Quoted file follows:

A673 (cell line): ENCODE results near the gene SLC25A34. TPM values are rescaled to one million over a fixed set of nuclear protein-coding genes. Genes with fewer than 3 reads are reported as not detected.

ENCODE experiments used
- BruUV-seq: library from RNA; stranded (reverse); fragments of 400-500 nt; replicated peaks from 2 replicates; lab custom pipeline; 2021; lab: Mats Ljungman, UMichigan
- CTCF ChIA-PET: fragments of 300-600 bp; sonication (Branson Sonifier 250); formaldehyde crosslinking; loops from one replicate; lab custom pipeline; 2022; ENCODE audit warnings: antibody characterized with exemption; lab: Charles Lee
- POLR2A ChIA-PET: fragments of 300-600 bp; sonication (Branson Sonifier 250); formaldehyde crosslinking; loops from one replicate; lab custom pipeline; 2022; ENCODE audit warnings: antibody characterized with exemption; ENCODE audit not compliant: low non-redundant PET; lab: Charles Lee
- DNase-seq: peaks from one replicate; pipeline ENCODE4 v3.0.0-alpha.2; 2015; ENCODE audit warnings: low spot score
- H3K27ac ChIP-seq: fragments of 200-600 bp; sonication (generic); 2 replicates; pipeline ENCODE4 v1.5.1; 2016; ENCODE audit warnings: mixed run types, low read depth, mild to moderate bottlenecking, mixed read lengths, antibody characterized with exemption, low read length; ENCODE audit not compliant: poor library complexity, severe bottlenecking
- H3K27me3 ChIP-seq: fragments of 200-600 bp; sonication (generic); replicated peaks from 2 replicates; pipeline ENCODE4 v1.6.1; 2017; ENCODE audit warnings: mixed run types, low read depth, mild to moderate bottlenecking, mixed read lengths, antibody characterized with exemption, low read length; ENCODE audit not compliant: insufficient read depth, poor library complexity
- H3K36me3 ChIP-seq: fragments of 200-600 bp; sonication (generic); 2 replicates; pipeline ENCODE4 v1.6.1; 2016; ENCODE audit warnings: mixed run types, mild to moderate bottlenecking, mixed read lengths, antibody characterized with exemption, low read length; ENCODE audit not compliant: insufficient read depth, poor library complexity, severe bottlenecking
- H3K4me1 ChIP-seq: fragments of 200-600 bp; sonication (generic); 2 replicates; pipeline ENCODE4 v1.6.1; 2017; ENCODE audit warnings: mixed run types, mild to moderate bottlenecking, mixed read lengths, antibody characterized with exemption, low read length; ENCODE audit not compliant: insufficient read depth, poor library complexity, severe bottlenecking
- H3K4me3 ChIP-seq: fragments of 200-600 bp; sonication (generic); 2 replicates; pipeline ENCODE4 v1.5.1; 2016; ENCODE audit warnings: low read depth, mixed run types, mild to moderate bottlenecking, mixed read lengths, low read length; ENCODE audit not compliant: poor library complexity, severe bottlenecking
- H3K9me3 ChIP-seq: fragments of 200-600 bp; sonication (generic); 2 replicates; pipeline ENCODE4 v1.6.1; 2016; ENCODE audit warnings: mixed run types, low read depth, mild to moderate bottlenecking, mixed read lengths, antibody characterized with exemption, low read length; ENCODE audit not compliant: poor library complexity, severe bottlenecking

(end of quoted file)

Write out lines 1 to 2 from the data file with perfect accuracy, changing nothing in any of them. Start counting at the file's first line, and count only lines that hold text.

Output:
A673 (cell line): ENCODE results near the gene SLC25A34. TPM values are rescaled to one million over a fixed set of nuclear protein-coding genes. Genes with fewer than 3 reads are reported as not detected.

ENCODE experiments used